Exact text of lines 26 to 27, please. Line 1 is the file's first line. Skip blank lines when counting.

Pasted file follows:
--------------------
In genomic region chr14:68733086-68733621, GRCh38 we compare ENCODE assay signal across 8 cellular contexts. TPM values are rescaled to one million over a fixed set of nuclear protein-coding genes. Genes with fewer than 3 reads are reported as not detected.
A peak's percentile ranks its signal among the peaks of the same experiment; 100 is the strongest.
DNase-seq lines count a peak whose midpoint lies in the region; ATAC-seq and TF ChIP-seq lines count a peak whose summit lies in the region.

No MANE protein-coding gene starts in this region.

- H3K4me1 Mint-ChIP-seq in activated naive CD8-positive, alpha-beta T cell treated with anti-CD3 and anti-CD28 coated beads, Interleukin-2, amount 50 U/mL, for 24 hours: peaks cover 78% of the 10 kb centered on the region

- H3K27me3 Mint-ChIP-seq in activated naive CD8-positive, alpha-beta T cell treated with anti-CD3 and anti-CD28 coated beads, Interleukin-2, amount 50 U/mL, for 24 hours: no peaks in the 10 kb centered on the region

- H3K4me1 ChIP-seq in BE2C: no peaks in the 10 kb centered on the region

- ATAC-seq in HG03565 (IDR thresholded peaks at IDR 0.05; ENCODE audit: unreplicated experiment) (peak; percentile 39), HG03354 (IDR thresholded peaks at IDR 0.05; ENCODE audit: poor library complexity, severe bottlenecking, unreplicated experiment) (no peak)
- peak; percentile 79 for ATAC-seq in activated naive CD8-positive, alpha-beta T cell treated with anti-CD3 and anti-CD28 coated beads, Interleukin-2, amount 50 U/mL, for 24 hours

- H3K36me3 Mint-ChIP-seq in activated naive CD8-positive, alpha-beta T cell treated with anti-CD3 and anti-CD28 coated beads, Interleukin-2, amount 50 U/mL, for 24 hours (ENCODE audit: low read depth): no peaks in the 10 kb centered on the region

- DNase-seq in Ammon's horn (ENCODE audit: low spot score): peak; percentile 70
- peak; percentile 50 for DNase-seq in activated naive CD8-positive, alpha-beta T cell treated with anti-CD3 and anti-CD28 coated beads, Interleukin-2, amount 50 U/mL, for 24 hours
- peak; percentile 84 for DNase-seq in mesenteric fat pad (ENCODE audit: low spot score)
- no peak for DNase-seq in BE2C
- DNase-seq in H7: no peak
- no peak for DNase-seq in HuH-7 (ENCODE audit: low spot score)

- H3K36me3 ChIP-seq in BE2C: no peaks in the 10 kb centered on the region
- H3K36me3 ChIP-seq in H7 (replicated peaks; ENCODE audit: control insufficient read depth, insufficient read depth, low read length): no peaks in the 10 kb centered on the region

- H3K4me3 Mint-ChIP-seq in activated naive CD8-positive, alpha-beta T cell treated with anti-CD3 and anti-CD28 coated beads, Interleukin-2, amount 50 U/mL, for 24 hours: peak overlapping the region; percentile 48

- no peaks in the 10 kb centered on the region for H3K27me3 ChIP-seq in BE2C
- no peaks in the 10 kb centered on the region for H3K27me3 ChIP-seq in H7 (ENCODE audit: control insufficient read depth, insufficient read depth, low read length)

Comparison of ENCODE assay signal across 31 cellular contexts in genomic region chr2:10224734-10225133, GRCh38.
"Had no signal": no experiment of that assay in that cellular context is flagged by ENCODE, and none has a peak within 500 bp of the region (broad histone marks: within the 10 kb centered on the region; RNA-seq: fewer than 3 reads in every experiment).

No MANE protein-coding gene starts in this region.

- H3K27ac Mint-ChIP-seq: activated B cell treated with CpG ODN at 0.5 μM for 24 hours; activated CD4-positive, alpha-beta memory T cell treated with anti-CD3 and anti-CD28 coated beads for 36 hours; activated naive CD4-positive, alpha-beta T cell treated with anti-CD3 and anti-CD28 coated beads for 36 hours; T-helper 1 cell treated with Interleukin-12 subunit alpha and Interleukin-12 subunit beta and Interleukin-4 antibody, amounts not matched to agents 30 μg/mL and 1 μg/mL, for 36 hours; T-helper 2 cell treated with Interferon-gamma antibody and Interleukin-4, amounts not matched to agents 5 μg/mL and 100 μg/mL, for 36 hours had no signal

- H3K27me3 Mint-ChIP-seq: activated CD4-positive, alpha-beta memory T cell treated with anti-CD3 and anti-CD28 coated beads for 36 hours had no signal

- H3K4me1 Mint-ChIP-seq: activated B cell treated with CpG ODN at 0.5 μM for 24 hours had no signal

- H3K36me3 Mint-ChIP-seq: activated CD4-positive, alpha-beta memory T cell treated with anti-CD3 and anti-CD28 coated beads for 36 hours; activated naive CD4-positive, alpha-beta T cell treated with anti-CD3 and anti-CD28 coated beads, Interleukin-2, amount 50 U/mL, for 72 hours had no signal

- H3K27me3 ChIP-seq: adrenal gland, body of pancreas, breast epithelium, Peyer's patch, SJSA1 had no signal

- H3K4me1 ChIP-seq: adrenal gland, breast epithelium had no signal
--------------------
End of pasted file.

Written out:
- H3K27me3 Mint-ChIP-seq: activated CD4-positive, alpha-beta memory T cell treated with anti-CD3 and anti-CD28 coated beads for 36 hours had no signal

- H3K4me1 Mint-ChIP-seq: activated B cell treated with CpG ODN at 0.5 μM for 24 hours had no signal